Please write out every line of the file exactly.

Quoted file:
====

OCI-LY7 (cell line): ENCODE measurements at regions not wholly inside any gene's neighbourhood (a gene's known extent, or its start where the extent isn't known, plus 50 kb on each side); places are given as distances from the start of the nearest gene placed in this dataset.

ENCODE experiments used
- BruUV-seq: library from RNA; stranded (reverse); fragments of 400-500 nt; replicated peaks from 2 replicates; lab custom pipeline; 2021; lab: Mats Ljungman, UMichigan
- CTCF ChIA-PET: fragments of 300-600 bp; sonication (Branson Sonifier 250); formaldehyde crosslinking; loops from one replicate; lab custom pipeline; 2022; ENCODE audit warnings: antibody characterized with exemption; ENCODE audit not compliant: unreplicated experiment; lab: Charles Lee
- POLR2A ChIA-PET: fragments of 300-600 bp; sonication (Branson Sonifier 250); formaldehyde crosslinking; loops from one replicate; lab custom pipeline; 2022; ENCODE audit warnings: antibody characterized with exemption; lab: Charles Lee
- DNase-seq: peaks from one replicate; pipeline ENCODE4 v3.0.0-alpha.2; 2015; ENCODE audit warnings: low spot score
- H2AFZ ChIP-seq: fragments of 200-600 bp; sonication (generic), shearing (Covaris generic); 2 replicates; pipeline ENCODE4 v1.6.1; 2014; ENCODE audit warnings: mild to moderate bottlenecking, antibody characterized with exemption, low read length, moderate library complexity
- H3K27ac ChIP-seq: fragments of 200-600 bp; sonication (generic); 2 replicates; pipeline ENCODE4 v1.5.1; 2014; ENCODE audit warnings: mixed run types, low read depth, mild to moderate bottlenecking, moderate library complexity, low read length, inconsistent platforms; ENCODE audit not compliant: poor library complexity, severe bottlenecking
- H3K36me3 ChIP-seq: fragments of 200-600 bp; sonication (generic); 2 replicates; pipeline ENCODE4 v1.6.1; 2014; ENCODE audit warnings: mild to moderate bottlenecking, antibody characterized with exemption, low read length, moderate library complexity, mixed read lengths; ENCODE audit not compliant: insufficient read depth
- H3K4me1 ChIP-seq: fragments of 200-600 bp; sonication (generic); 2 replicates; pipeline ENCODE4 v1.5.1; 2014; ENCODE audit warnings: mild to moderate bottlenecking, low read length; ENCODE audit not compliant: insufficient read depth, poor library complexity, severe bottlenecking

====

OCI-LY7 (cell line): ENCODE measurements at regions not wholly inside any gene's neighbourhood (a gene's known extent, or its start where the extent isn't known, plus 50 kb on each side); places are given as distances from the start of the nearest gene placed in this dataset.

ENCODE experiments used
- BruUV-seq: library from RNA; stranded (reverse); fragments of 400-500 nt; replicated peaks from 2 replicates; lab custom pipeline; 2021; lab: Mats Ljungman, UMichigan
- CTCF ChIA-PET: fragments of 300-600 bp; sonication (Branson Sonifier 250); formaldehyde crosslinking; loops from one replicate; lab custom pipeline; 2022; ENCODE audit warnings: antibody characterized with exemption; ENCODE audit not compliant: unreplicated experiment; lab: Charles Lee
- POLR2A ChIA-PET: fragments of 300-600 bp; sonication (Branson Sonifier 250); formaldehyde crosslinking; loops from one replicate; lab custom pipeline; 2022; ENCODE audit warnings: antibody characterized with exemption; lab: Charles Lee
- DNase-seq: peaks from one replicate; pipeline ENCODE4 v3.0.0-alpha.2; 2015; ENCODE audit warnings: low spot score
- H2AFZ ChIP-seq: fragments of 200-600 bp; sonication (generic), shearing (Covaris generic); 2 replicates; pipeline ENCODE4 v1.6.1; 2014; ENCODE audit warnings: mild to moderate bottlenecking, antibody characterized with exemption, low read length, moderate library complexity
- H3K27ac ChIP-seq: fragments of 200-600 bp; sonication (generic); 2 replicates; pipeline ENCODE4 v1.5.1; 2014; ENCODE audit warnings: mixed run types, low read depth, mild to moderate bottlenecking, moderate library complexity, low read length, inconsistent platforms; ENCODE audit not compliant: poor library complexity, severe bottlenecking
- H3K36me3 ChIP-seq: fragments of 200-600 bp; sonication (generic); 2 replicates; pipeline ENCODE4 v1.6.1; 2014; ENCODE audit warnings: mild to moderate bottlenecking, antibody characterized with exemption, low read length, moderate library complexity, mixed read lengths; ENCODE audit not compliant: insufficient read depth
- H3K4me1 ChIP-seq: fragments of 200-600 bp; sonication (generic); 2 replicates; pipeline ENCODE4 v1.5.1; 2014; ENCODE audit warnings: mild to moderate bottlenecking, low read length; ENCODE audit not compliant: insufficient read depth, poor library complexity, severe bottlenecking